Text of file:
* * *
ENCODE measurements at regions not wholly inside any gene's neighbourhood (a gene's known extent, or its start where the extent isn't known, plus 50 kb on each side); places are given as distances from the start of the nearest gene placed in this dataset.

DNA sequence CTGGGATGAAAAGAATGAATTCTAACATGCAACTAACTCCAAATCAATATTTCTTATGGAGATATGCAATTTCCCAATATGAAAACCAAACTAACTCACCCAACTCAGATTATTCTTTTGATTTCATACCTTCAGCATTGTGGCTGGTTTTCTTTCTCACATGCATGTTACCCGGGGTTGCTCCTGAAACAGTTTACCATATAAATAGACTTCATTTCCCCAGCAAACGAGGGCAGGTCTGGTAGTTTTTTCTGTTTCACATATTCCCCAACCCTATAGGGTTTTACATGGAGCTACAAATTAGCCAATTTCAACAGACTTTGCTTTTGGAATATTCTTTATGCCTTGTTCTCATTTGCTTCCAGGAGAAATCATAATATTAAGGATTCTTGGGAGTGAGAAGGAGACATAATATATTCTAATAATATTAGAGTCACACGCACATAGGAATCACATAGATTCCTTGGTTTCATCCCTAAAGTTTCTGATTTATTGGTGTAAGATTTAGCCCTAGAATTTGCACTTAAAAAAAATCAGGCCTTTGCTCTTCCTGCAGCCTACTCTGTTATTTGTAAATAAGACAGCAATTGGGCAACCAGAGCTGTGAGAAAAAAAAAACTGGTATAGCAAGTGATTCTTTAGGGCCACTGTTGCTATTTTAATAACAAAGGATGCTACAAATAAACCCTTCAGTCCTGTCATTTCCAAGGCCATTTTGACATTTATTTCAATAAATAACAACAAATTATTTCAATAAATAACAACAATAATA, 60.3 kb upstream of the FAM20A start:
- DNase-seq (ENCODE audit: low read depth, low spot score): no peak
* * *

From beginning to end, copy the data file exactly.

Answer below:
ENCODE measurements at regions not wholly inside any gene's neighbourhood (a gene's known extent, or its start where the extent isn't known, plus 50 kb on each side); places are given as distances from the start of the nearest gene placed in this dataset.

DNA sequence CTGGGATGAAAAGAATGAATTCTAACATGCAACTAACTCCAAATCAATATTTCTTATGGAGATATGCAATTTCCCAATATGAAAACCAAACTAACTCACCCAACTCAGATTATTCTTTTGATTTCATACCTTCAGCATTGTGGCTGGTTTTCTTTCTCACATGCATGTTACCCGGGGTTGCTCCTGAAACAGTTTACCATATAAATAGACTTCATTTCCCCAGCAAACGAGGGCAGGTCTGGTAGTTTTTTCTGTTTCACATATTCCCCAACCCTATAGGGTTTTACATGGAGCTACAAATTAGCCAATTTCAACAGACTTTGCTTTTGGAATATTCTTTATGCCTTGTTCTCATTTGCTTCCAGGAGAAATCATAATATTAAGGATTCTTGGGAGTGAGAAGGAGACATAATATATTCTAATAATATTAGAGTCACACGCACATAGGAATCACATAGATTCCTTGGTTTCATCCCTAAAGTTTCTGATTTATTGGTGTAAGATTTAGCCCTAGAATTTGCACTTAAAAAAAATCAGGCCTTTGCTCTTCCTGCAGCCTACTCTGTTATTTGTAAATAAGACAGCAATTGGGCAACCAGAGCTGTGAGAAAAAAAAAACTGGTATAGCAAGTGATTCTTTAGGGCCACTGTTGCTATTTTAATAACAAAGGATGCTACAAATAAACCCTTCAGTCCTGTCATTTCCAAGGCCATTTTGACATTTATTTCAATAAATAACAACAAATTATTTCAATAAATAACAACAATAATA, 60.3 kb upstream of the FAM20A start:
- DNase-seq (ENCODE audit: low read depth, low spot score): no peak